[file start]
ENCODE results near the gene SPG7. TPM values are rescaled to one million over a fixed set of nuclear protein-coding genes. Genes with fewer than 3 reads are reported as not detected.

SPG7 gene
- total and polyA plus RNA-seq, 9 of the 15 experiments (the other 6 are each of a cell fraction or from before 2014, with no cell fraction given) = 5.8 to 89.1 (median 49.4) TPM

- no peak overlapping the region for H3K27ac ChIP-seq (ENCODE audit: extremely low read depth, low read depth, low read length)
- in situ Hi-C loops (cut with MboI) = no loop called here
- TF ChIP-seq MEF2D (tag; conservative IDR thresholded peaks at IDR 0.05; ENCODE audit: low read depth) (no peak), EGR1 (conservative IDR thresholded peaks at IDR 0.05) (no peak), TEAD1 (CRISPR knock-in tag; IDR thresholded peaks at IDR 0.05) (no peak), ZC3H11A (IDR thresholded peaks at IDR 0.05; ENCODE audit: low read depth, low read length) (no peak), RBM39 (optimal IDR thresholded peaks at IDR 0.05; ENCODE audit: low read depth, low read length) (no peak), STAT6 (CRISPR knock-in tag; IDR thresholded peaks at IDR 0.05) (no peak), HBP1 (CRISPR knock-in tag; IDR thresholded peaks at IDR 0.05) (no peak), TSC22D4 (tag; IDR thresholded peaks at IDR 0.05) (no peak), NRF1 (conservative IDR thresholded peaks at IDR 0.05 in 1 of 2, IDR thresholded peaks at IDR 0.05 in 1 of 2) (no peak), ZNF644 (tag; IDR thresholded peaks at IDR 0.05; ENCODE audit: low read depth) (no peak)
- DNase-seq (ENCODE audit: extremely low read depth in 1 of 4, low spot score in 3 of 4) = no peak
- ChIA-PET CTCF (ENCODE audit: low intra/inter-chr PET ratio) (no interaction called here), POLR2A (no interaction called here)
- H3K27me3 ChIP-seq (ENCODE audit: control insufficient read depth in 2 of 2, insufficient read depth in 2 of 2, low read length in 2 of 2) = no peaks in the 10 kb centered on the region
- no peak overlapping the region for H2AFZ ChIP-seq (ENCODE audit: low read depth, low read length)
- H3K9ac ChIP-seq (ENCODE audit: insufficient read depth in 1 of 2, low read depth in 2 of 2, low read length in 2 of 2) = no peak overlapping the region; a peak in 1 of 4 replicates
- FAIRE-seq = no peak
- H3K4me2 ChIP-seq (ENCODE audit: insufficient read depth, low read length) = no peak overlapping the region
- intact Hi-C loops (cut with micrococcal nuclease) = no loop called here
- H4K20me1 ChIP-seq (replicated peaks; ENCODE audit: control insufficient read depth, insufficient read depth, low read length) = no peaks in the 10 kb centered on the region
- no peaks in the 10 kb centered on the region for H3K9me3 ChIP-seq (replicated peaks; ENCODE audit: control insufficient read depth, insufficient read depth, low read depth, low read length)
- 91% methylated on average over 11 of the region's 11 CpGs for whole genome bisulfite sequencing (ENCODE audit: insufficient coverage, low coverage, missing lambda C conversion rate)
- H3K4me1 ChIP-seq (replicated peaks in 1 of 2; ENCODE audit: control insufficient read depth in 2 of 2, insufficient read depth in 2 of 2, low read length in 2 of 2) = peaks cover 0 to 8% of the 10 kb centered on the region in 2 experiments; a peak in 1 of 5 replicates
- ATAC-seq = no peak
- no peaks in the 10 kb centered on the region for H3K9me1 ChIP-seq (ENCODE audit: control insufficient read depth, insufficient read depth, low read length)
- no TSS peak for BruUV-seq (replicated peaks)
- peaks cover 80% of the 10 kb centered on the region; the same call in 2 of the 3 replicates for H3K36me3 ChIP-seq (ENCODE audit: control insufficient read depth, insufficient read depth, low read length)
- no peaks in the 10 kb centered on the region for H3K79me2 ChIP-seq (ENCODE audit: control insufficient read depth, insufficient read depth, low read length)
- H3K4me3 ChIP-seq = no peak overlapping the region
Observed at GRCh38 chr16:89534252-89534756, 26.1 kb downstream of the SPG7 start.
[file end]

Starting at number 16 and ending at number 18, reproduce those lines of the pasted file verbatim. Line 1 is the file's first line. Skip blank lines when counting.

- no peaks in the 10 kb centered on the region for H3K9me3 ChIP-seq (replicated peaks; ENCODE audit: control insufficient read depth, insufficient read depth, low read depth, low read length)
- 91% methylated on average over 11 of the region's 11 CpGs for whole genome bisulfite sequencing (ENCODE audit: insufficient coverage, low coverage, missing lambda C conversion rate)
- H3K4me1 ChIP-seq (replicated peaks in 1 of 2; ENCODE audit: control insufficient read depth in 2 of 2, insufficient read depth in 2 of 2, low read length in 2 of 2) = peaks cover 0 to 8% of the 10 kb centered on the region in 2 experiments; a peak in 1 of 5 replicates